“Probably going to be a hard sell,” he said with a laugh, “but it’s awful tempting.”

In Queens, Paying Tribute to a Memorable Voice Some Would Rather Forget

By Nicholas Hirshon
Published July 13, 2013
Wall Street Journal

History teacher Carl Ballenas was eyeing a shady patch at the edge of Maple Grove Cemetery in Kew Gardens, Queens—Plot 5, where nothing but sticks and browning grass was visible.

It was on this spot in 1914 that the bodies of 21 destitute people were dumped into an unmarked grave. One of them was George W. Johnson, a former slave who was among the first widely successful black recording artists.

“He’s here – some place,” said Mr. Ballenas, his eyes scanning the dirt.

Next January will mark the centennial of the unceremonious death of Mr. Johnson, an anniversary that Mr. Ballenas hopes to mark by dignifying the humble grave, perhaps with a $10,000 relief of the singer’s face on a boulder or a $40,000 bronze bust.

But the same songs that propelled Mr. Johnson to fame could complicate efforts to commemorate him after a century of obscurity. A black man in a white business, he was paid to sing racist lyrics that mocked African Americans. The phonograph companies that hired him in the 1890s, at the birth of the recording industry, used derogatory terms for blacks on the song sheets.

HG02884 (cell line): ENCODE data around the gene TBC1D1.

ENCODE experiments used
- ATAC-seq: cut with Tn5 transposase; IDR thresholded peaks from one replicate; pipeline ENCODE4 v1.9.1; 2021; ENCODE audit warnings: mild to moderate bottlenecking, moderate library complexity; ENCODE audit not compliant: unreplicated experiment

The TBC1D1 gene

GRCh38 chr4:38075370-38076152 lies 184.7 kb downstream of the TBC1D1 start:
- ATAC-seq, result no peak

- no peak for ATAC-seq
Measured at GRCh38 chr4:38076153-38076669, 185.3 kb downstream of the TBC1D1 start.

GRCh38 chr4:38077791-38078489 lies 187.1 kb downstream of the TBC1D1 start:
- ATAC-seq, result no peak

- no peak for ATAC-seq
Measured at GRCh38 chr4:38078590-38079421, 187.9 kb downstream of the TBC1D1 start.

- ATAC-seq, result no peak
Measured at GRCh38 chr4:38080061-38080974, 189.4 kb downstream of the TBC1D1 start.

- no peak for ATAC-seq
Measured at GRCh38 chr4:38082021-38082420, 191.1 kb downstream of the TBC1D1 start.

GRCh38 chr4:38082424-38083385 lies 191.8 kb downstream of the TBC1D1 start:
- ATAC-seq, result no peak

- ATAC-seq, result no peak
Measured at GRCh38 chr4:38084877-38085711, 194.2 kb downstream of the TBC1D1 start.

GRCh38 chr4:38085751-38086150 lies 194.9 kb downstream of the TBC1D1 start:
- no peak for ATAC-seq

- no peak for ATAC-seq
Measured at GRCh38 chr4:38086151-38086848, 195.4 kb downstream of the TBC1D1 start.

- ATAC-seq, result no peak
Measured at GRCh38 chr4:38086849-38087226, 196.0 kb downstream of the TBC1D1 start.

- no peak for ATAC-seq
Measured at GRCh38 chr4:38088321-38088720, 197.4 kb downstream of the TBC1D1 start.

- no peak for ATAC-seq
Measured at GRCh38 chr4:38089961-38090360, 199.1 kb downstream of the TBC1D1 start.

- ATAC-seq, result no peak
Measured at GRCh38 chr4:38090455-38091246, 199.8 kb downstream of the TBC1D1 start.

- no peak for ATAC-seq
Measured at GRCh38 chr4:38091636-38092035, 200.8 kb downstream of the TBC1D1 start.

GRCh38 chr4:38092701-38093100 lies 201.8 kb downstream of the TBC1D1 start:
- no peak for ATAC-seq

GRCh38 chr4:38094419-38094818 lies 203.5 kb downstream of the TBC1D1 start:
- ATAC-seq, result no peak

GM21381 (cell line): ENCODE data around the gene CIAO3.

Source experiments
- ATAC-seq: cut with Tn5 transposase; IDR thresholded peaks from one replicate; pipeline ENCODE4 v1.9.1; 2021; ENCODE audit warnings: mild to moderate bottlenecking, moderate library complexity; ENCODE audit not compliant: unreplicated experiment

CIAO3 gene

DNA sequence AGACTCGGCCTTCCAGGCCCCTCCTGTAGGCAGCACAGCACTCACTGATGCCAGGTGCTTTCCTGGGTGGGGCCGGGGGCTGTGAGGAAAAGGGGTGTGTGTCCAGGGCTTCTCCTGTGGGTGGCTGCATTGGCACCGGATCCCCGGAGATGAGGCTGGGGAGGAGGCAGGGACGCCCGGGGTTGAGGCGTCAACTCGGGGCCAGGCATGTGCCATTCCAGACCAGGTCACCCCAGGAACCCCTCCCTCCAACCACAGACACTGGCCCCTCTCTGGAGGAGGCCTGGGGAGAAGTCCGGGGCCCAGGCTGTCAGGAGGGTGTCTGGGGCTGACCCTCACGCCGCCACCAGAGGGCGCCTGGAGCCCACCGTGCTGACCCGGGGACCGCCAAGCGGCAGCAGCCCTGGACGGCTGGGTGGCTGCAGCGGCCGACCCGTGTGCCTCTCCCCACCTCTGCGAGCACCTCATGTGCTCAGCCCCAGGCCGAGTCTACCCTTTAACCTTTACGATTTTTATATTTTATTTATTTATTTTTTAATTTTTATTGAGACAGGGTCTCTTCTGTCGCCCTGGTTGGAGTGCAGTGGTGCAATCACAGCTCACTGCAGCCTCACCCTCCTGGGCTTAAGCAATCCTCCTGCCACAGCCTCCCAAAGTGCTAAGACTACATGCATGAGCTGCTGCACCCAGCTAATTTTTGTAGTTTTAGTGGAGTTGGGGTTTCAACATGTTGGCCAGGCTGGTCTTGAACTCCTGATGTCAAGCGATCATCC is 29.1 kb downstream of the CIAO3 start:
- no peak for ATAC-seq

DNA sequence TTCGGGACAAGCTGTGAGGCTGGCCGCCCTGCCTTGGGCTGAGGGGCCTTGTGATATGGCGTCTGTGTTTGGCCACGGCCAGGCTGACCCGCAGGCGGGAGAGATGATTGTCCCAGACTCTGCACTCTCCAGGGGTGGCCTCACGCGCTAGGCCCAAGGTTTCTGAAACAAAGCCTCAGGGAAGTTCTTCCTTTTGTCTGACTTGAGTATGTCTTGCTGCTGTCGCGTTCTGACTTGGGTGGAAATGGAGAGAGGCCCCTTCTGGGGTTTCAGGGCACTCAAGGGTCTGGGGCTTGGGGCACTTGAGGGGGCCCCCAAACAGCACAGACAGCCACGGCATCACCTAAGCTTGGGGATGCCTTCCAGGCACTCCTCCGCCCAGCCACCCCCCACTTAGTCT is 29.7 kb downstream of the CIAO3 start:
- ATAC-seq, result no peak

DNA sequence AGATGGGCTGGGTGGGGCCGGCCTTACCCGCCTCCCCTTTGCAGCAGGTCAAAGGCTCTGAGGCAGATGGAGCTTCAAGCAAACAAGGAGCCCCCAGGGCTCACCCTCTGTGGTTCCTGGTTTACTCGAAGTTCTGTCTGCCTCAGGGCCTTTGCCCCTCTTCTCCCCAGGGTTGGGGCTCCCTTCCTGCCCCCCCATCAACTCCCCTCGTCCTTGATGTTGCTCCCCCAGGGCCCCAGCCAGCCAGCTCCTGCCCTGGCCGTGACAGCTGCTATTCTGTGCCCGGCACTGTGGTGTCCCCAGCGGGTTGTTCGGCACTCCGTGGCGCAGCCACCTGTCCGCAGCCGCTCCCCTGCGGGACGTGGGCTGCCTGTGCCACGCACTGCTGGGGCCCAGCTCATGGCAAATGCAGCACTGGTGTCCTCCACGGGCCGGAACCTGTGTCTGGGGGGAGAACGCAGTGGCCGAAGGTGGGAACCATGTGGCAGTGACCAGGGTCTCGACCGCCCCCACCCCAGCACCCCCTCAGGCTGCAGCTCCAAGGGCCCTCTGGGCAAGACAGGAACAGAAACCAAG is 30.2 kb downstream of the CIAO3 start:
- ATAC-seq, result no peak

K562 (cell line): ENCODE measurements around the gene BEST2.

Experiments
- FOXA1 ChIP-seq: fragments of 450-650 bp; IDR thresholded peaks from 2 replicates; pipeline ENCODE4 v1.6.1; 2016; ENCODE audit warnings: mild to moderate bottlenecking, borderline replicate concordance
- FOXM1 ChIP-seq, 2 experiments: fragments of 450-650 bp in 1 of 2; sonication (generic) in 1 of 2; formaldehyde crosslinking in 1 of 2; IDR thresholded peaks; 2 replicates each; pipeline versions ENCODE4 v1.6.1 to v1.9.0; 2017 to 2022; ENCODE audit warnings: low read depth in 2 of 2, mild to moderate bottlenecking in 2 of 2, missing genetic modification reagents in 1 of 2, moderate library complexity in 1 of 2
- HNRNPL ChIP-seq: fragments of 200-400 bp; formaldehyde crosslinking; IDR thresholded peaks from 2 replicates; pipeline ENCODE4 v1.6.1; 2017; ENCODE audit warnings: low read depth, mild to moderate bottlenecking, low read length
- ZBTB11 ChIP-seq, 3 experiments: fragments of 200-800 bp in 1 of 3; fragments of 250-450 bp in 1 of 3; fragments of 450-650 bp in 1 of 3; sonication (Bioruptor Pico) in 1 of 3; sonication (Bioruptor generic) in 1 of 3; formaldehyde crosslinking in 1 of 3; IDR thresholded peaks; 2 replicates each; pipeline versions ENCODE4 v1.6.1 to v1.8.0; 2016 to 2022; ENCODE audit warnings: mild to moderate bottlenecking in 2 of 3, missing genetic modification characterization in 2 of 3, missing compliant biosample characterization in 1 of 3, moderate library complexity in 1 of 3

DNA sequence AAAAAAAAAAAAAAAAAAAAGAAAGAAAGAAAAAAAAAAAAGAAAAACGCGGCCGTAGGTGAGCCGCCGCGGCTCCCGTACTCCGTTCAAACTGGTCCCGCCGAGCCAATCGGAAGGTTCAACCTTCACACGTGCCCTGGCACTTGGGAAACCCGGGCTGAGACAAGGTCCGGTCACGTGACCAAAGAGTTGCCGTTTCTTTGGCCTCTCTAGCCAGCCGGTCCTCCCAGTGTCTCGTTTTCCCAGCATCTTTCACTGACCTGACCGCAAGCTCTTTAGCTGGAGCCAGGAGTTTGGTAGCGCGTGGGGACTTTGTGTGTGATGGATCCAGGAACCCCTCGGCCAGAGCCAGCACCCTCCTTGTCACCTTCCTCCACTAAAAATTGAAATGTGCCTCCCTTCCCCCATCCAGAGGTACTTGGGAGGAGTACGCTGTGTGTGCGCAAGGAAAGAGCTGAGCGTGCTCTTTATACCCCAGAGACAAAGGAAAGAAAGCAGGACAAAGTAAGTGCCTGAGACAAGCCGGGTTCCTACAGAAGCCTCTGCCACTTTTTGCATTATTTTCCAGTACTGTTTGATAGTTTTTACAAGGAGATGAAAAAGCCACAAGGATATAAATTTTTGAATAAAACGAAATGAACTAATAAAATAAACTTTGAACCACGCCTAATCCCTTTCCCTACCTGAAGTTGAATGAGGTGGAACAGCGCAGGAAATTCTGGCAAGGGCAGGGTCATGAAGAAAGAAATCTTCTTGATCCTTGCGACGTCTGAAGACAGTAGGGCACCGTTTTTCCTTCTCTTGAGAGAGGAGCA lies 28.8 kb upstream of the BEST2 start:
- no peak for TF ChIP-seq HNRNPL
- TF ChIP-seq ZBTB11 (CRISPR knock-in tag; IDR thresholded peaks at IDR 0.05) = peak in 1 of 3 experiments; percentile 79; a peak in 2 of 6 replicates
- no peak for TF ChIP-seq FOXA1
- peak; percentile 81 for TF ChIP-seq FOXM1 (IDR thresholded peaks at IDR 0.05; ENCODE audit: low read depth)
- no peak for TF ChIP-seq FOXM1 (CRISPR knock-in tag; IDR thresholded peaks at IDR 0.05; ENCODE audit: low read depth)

Mr. Johnson had a seemingly sordid personal life, too. At the height of his career, he was arrested on suspicion of murdering his common law wife, though charges were never filed, according to historians. A few years later, Mr. Johnson went on trial for the murder of another common law wife who had been found beaten and unconscious in their apartment. Again, he was exonerated.

By the time of Mr. Johnson’s death, the African American community was not celebrating him. Only one black newspaper appears to have run an obituary, glossing over the offensive lyrics that Mr. Johnson sang. The NAACP had been founded five years earlier, and blacks sought to move on from an era of demeaning songs.

“There was an embarrassment about him,” said Tim Brooks, author of the 2005 book “Lost Sounds: Blacks and the Birth of the Recording Industry, 1891-1922,” which contains a chapter on Mr. Johnson. “He was, if not rejected, certainly forgotten and just pushed out of the memory of people by the time he died.”

The unease about Mr. Johnson’s work still lingers. Ken Cohen, who oversees the city’s NAACP branches, said that Mr. Ballenas’s effort puts the association in a Catch-22. He said he believes every grave should be marked, but admitted that Mr. Johnson’s legacy made him “slightly uncomfortable.”